Lethbridge connections: City could be business gateway to Canada

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A small contingent from the Flathead Valley traveled to Lethbridge, Alberta, earlier this month to begin the process of forging business ties that go beyond luring Canadian shoppers and skiers to Northwest Montana.

“I’ve got nothing against bringing Canadians here for vacation or buying houses, but our goal at MWED is more about trade and business,” Kim Morisaki, manager of business development and special projects for Montana West Economic Development, said.

Morisaki and Flathead County Economic Development Authority board members Turner Askew and Gary Hall went to Lethbridge to visit with people in economic development in Lethbridge and sow the seeds for future business-to-business relationships.

“There’s a huge market in Canada,” Askew said. “Our vision stops at the border, and I’m not sure their vision stops at the border. If nothing else, then maybe we can learn from them about that.”

The Lethbridge area has about 100,000 people. The demographics are somewhat opposite the Flathead Valley’s, with most of its population — about 90,000 — living within the city limits. An industrial center of southern Alberta, Lethbridge is Alberta’s fourth-largest city, and offers both a university and two college campuses.

“We have a lot in common,” Askew said. “We’re both so close to the border and there’s some cross-border trade. If there’s a way to simplify that trade or make it more profitable ... We don’t know where this is going, but the fact that we’re talking is wonderful.”

Askew noted that Lethbridge faces an ongoing challenge of workers leaving town for lucrative jobs in the Canadian oil fields to the north, just as the Flathead Valley sees people leave for the Bakken oil fields in eastern Montana and North Dakota.

Morisaki said it’s likely that skilled workers from the Flathead Valley looking for construction-type jobs would prefer traveling four hours to Lethbridge rather than commuting to North Dakota.

“They do need people who are in building or other trades, as so many people in Lethbridge go to the oil sands for work, which leaves them shorthanded for other things,” she said.

The prospect of creating a way to make it easier for Americans to work in Lethbridge is part of the reason for furthering Canadian connections, Morisaki said. She would also like to see more economic relationship-building between the two areas.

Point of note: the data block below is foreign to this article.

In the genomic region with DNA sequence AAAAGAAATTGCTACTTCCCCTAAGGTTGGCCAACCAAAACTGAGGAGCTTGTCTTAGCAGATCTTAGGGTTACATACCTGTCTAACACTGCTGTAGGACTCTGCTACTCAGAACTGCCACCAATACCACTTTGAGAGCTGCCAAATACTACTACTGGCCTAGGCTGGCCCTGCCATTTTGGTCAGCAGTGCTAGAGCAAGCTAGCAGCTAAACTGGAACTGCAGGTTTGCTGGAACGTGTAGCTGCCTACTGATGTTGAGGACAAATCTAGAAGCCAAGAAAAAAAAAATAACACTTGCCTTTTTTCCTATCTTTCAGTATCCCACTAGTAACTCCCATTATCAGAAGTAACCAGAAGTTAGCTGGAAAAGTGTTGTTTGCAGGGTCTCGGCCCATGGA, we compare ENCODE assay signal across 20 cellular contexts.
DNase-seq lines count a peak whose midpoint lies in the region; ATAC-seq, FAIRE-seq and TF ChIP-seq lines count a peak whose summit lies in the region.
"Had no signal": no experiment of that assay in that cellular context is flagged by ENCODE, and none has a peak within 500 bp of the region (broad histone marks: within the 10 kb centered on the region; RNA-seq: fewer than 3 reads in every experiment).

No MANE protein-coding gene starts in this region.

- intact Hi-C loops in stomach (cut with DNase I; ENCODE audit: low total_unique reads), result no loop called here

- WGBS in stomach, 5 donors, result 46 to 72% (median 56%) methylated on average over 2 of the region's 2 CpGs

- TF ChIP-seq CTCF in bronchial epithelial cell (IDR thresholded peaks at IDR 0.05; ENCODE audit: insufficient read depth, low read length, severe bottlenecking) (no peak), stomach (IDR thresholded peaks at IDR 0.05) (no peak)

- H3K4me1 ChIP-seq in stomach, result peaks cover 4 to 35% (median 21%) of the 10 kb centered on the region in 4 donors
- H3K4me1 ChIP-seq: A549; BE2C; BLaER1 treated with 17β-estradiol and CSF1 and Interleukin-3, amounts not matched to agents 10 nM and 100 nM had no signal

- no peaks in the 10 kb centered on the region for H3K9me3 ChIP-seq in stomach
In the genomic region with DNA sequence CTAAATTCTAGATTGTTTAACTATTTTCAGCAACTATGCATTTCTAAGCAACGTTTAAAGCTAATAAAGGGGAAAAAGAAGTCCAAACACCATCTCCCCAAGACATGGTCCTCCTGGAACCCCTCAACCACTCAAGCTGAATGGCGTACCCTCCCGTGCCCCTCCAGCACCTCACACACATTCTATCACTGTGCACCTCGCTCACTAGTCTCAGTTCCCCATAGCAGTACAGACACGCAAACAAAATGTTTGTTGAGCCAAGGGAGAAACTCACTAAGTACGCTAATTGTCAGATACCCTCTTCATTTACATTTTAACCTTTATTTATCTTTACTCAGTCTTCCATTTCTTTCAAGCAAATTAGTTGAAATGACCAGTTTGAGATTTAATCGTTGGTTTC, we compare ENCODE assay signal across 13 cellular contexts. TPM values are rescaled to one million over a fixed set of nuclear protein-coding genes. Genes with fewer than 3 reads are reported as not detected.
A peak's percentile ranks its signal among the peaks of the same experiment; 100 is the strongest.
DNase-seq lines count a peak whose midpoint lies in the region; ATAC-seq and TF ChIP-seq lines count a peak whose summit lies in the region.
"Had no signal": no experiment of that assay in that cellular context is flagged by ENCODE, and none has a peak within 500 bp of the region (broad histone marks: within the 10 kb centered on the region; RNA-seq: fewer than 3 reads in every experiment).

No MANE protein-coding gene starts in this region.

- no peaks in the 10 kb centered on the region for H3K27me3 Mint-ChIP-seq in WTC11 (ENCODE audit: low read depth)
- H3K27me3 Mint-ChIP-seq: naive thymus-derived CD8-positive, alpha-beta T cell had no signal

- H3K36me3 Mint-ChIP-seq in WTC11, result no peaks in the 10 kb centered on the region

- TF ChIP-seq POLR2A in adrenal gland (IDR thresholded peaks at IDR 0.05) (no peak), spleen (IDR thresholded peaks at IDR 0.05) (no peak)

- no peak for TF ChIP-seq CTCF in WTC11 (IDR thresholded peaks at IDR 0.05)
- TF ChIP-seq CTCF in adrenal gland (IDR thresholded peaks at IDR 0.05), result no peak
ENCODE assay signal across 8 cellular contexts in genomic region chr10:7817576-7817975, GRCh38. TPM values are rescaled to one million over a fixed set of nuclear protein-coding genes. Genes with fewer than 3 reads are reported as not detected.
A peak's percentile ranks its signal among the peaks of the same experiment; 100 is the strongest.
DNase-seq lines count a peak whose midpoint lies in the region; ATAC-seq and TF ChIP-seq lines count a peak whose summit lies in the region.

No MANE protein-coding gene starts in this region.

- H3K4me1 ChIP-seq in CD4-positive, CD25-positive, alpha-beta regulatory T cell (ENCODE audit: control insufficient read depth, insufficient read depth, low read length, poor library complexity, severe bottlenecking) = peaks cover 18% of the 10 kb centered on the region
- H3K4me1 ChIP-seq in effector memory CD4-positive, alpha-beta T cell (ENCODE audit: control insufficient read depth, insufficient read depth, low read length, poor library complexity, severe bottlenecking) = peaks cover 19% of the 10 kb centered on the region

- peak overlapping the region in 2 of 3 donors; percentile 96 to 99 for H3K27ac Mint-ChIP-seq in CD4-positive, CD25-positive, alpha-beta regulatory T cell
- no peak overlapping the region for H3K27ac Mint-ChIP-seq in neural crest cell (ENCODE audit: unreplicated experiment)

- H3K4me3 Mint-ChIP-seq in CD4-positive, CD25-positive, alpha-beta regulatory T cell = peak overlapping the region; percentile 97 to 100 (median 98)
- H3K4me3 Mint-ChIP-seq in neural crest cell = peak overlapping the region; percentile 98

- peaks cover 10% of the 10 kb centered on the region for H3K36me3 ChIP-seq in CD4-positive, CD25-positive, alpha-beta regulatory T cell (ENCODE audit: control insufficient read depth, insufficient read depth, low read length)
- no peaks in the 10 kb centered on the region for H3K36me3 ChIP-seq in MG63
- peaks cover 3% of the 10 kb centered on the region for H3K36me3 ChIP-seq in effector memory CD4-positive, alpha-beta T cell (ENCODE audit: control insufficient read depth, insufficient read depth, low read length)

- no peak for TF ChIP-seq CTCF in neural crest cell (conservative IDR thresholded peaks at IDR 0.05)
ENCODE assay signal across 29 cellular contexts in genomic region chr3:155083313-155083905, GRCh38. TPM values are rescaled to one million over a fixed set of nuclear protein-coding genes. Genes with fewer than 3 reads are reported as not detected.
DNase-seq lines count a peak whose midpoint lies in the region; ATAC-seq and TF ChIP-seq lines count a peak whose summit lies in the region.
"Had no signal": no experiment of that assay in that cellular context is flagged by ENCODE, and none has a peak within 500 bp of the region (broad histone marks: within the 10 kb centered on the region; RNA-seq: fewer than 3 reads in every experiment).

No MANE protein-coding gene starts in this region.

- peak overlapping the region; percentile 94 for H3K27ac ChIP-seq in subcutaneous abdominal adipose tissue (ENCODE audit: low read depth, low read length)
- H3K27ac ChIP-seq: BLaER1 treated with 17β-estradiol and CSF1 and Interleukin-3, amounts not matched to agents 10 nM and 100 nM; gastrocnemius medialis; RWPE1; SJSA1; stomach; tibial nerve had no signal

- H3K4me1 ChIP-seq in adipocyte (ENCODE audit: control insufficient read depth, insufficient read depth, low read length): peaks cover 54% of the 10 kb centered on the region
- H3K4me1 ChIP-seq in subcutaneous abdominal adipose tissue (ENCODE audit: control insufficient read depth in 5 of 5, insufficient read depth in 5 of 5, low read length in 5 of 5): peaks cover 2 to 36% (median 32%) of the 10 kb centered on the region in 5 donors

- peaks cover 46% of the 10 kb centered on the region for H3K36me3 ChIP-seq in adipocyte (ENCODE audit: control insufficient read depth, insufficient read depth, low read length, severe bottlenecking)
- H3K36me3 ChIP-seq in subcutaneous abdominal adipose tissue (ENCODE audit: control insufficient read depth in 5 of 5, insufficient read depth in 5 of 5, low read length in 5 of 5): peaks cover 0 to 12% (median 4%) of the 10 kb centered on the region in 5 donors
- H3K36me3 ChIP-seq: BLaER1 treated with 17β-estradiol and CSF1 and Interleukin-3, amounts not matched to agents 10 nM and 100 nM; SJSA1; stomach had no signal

Morisaki lived in Japan for 11 years and learned as an entrepreneur there how much opportunity can be created for both parties if two cultures make the effort to get to know more about each other.

“I always think that when you go to another place and learn about them, with fresh eyes you can see opportunities that people from there can’t see,” she said. “People think that Canada is not so different, but there are some things that are different. They have a different set of preconceived notions about how things are.”

Morisaki said that one difference is how well-acquainted Lethbridge residents are with the Flathead Valley compared to the reverse.

“Talking with them feels like talking to Montanans, they know our area so well,” she said. “So many of them come here to golf at Meadow Lake or ski in Whitefish or have second homes here. People like to come here because of the mountains and lakes and fresh water. Those aren’t geographical features in Lethbridge.”

The Flathead Valley has a good “in” with Lethbridge through the president of the city’s Chamber of Commerce, Bruce Galts. Galts is also with Galko Homes, a construction firm that has a U.S. division based in Whitefish — Galko Homes Montana.

Galts extended the invitation for the group to visit Lethbridge, but the trio also went to visit Transmark, a private rail siding off of a Canadian Pacific Railroad mainline.

“The fact that they’re private and run by one company makes them not so similar,” Morisaki said, comparing the Canadian rail siding to the planned Flathead County Rail Park. “But it was helpful to see what they’ve done with the same size space, to talk numbers and see what kind of businesses are using rail.”

The Flathead County Rail Park, planned at the McElroy & Wilken gravel pit on 40 acres east of Whitefish Stage Road, plays a big role in plans to redevelop Kalispell’s railroad corridor. The facility would provide a site for new businesses that need railroad access to locate and possibly allow the last two Kalispell businesses that use the railroad to relocate there. That would allow the city to remove the spur of railroad tracks that split the city and free a large and languishing area for redevelopment.

A federal grant request for $8.7 million was recently turned down, but development of the Flathead County Rail Park is anticipated to continue, only at a slower pace than would otherwise be possible.

Hall, a former Flathead County commissioner, was interested in touring the Transmark rail park and was very impressed with the operation, which has been heavily involved in developing Alberta’s wind energy projects.

“But the main thing I came away with was not being able to see a successful industrial park, but realizing we [the Flathead Valley and Lethbridge] have a lot in common,” he said. “We’re of a similar size with like-minded county development. I was pleasantly surprised by the amount of commonality, and looking forward to further dialogue.”

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